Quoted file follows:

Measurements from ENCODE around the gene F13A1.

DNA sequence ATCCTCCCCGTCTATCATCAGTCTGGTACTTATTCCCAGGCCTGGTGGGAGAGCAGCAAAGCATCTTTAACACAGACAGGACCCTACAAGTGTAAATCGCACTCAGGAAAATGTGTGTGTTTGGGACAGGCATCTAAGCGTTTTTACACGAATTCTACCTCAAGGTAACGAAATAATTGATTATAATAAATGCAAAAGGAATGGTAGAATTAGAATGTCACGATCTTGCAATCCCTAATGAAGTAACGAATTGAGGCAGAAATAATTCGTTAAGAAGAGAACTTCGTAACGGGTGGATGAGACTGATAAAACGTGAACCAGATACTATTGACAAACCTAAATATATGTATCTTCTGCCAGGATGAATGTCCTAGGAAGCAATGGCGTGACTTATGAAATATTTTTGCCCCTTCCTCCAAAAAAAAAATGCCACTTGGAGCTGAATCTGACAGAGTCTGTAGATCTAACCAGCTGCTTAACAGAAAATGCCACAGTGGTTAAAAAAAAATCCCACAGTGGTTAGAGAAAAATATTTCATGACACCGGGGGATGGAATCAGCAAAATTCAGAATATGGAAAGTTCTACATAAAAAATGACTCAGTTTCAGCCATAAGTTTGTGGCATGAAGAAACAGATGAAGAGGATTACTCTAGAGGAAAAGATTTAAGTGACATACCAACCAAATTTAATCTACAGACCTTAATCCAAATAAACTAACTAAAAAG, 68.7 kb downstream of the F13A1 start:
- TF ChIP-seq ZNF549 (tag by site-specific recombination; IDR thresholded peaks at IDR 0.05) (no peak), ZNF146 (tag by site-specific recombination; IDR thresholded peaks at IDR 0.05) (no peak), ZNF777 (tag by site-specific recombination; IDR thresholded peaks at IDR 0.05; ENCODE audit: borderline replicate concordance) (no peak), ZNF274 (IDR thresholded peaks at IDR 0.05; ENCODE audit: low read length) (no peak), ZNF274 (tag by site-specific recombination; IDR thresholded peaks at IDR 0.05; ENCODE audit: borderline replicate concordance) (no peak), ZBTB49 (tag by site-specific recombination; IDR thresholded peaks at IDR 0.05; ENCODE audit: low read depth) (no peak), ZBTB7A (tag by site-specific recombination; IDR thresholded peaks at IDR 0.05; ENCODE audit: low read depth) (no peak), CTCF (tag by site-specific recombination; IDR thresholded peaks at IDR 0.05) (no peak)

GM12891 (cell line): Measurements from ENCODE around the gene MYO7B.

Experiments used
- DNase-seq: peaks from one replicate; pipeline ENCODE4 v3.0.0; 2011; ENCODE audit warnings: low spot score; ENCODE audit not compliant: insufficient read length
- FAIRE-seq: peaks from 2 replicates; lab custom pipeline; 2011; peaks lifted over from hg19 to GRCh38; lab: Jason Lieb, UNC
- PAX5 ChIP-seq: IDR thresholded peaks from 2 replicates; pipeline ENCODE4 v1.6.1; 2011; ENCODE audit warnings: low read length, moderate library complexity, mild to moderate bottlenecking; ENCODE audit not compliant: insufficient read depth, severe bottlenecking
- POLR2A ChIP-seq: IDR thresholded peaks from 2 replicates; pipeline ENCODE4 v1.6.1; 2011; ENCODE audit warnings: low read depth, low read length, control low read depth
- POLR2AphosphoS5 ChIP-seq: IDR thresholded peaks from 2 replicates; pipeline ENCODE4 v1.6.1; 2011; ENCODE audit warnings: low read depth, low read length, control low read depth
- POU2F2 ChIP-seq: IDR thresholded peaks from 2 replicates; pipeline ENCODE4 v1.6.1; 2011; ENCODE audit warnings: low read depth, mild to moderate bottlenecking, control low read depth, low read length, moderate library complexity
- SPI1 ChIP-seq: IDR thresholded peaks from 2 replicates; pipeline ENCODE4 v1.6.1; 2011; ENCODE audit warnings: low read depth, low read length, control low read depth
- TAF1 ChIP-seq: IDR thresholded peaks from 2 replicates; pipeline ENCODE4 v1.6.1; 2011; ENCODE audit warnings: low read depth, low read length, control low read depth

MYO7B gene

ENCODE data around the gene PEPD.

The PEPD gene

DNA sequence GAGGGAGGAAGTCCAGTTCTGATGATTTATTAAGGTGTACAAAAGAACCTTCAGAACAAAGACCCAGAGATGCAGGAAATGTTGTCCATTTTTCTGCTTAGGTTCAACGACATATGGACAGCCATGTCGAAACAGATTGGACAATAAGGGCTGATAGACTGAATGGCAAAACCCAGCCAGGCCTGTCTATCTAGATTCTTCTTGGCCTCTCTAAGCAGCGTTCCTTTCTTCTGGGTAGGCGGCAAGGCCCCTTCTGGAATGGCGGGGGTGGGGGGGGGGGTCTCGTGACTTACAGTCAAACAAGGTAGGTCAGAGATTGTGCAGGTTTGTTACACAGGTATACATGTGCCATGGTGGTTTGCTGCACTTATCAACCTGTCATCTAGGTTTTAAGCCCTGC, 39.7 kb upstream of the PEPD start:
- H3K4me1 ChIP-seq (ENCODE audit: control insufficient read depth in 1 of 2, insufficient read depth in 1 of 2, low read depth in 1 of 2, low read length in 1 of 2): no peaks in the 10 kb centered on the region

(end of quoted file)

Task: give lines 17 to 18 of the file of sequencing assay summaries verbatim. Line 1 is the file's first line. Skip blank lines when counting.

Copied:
DNA sequence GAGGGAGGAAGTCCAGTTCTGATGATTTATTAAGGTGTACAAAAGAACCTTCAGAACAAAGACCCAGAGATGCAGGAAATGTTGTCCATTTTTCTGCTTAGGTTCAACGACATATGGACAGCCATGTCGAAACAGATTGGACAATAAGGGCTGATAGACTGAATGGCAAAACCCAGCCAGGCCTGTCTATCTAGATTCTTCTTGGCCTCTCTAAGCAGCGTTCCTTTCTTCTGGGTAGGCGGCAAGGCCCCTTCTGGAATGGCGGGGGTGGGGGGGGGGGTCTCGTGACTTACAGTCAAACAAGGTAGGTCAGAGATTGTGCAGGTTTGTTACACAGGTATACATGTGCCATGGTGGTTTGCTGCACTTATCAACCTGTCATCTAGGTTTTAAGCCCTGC, 39.7 kb upstream of the PEPD start:
- H3K4me1 ChIP-seq (ENCODE audit: control insufficient read depth in 1 of 2, insufficient read depth in 1 of 2, low read depth in 1 of 2, low read length in 1 of 2): no peaks in the 10 kb centered on the region